A piece of raw spot prawn nigiri, glistening with oil and garnished with wasabi.
Vancouver spot prawns are served raw (and painted with a puree of their roasted head meat) at Sushi By Scratch Restaurants in Seattle.
Jade Yamazaki Stewart/Eater Seattle

Prawns

As diners get seated at the sushi bar, one of Lee’s chefs is carefully scooping gelatinous meat out of decapitated prawn heads, part of the process for the Vancouver spot prawn nigiri. Once scooped, the head meat is roasted, ground in a mortar and pestle, and layered under the raw body of the prawn. The nigiri is then brushed with olive oil, dusted with salt made with matcha, mushrooms, and kelp, then finished with house-made soy sauce, lemon Balinese sea salt, and wasabi (the real kind, ground fresh from the root for each course).

With a sip of mushroomy Mana 1751 sake, the bite is rich, earthy, and tender — a powerful umami bomb. Lee says he made the dish to marry the tender texture of raw prawns and the superior flavor of roasted head meat, creating a dish with the best elements of both.

A piece of pink-red fish nigiri on a square piece of slate.
The akami (lean bluefin tuna) at Sushi By Scratch Restaurants in Seattle is aged, frozen, thawed, and served with salt and soy sauce.
Jade Yamazaki Stewart/Eater Seattle

Akami

The akami (lean tuna) nigiri was one of three courses made with Baja bluefin tuna in the omakase. While the otoro (belly meat) course was luxurious and buttery, in the akami, the clean, oceanic flavor of the fish shines — gently coaxed out with six days of aging. It’s then frozen, thawed until relaxed, and finished with salt, soy sauce, and wasabi.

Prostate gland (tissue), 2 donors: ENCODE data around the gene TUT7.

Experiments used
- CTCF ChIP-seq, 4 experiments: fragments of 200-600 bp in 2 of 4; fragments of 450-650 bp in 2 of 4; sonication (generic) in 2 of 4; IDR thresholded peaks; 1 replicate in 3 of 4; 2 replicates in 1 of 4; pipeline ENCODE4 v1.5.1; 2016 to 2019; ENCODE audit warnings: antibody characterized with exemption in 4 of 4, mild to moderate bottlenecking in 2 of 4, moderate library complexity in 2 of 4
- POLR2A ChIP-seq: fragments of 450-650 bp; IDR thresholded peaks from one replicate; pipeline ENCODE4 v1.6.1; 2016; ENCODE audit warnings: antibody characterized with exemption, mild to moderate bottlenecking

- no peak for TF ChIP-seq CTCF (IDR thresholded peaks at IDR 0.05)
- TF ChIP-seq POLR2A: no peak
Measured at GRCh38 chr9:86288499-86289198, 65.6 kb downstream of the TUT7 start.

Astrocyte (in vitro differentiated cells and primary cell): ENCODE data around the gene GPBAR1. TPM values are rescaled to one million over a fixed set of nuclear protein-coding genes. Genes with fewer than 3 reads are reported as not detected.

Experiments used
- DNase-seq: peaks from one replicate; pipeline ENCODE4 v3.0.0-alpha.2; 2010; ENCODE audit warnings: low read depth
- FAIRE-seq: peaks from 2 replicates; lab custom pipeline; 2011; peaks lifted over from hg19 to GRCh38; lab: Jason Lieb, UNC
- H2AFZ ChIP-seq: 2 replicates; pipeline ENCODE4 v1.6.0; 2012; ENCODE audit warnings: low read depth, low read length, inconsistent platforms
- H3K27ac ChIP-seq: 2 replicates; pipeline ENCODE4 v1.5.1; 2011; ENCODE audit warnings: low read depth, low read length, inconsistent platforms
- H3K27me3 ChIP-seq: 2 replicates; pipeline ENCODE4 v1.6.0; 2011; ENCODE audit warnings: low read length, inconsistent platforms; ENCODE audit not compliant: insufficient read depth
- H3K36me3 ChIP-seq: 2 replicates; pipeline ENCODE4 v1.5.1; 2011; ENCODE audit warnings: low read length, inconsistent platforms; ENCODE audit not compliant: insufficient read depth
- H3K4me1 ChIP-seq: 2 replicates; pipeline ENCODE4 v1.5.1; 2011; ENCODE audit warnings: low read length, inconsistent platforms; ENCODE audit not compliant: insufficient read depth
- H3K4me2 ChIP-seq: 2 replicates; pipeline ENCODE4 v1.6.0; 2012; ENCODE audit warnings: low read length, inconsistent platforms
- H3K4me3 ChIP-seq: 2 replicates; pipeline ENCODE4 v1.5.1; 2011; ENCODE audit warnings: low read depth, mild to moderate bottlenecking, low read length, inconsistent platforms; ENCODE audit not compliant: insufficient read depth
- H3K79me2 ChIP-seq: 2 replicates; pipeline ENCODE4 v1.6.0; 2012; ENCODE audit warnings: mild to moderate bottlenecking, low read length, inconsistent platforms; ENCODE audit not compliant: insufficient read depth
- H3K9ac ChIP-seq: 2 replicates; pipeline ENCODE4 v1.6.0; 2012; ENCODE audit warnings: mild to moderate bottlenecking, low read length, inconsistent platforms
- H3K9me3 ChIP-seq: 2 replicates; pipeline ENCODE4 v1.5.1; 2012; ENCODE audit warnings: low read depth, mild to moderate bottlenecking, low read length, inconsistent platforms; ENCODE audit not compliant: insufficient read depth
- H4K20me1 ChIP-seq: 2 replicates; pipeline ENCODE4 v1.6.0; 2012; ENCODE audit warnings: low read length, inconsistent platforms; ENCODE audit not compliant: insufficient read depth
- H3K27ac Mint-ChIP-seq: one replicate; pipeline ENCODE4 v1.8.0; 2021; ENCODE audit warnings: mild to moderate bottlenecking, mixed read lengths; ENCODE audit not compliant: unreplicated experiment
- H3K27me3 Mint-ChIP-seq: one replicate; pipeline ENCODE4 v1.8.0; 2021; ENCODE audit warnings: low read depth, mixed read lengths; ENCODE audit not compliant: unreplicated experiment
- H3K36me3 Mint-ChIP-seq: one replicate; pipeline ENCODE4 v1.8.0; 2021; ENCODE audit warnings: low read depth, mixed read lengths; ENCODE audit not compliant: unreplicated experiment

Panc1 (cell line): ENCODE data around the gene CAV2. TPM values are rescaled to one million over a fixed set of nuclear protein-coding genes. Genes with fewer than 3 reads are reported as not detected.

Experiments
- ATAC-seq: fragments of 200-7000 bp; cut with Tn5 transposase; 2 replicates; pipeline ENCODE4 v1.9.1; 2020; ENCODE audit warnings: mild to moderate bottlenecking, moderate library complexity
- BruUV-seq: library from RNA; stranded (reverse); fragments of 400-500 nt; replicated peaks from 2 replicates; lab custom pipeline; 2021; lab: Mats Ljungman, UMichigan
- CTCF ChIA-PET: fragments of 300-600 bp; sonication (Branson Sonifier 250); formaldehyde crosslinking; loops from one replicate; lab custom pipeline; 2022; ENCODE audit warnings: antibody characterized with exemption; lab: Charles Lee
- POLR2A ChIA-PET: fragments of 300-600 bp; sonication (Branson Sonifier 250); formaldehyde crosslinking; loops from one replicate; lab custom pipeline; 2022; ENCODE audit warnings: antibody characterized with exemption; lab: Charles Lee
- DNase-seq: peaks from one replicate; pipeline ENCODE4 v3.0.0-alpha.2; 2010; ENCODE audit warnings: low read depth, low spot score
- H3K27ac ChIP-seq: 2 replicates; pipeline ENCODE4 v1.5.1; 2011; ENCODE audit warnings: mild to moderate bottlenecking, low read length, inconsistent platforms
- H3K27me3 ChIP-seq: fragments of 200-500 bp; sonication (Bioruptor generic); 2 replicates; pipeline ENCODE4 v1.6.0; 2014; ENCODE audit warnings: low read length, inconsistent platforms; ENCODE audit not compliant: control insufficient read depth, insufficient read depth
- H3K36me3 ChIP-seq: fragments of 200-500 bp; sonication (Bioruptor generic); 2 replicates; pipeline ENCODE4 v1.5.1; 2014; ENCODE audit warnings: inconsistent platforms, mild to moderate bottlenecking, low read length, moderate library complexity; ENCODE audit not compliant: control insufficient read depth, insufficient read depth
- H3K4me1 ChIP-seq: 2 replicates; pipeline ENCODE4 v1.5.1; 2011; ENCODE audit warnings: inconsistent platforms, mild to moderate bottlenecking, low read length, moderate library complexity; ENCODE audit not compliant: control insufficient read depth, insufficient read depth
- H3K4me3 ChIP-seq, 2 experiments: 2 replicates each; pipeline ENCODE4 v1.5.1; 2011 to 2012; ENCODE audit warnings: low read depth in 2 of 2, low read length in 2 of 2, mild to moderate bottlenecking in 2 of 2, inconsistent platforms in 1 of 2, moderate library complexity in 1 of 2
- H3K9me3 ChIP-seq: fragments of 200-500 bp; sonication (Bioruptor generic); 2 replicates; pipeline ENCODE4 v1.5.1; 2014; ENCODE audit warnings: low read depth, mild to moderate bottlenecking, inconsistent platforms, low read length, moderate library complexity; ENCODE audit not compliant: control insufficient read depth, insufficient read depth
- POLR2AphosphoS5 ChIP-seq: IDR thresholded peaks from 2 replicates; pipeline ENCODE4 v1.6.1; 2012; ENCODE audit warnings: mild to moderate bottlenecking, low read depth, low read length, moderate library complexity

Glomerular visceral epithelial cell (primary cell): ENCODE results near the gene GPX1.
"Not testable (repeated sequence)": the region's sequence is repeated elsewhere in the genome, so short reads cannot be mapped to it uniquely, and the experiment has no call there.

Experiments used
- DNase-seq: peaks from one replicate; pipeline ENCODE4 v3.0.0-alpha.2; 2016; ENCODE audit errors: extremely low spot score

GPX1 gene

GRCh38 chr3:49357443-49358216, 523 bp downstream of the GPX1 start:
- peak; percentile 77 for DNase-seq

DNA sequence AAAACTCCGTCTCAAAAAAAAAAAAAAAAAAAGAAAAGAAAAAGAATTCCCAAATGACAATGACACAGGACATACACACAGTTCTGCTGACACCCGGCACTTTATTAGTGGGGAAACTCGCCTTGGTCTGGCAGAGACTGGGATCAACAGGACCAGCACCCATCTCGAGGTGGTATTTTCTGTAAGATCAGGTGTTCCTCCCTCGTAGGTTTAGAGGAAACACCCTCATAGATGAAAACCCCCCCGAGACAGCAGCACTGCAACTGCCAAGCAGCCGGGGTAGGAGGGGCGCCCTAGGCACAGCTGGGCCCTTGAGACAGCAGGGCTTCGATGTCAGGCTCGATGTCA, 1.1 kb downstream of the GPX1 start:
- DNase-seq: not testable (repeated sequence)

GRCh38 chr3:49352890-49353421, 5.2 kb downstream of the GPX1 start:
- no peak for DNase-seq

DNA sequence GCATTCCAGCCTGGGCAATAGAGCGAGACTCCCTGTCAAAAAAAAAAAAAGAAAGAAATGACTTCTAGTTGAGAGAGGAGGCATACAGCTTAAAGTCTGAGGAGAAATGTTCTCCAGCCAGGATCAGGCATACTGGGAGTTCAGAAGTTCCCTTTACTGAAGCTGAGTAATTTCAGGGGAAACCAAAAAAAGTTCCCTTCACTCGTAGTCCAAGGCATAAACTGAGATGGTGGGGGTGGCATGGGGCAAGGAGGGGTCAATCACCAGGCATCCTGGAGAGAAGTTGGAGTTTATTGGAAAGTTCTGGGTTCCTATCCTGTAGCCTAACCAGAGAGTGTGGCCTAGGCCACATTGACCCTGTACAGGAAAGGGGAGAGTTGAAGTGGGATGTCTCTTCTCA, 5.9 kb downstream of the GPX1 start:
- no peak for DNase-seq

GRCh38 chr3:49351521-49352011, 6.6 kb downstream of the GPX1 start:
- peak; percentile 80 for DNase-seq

While many lower-tier sushi restaurants serve unseasoned fish with a side soy sauce and wasabi, Lee says salt opens up the tastebuds in a way that soy sauce never can and is crucial to a good piece of nigiri.

A piece of white bone marrow nigiri on a piece of slate.
The bone marrow nigiri at Sushi By Scratch restaurants in Seattle is made by a long process including roasting, freezing, and warming to create a flavorful slice with texture of room temperature butter.
Jade Yamazaki Stewart/Eater Seattle

Bone Marrow

Lee’s bone marrow course, frankly, looks initially like a piece of raw beef fat in the dim light of the sushi bar. But the texture is that of room-temperature butter, just spreadable on a piece of toast but not yet melting. To achieve this texture, Lee roasts beef bones, lets them rest (keeping the fat in the bone), carves the marrow out, re-roasts the marrow in the bones, freezes the bones, roasts them again, then cools them (and the marrow) until it is sliceable. The beefy, buttery bite of rice and marrow is perfect with a glass of whiskey.

Sign up for the newsletter Sign up for the Eater Seattle newsletter

The freshest news from the local food world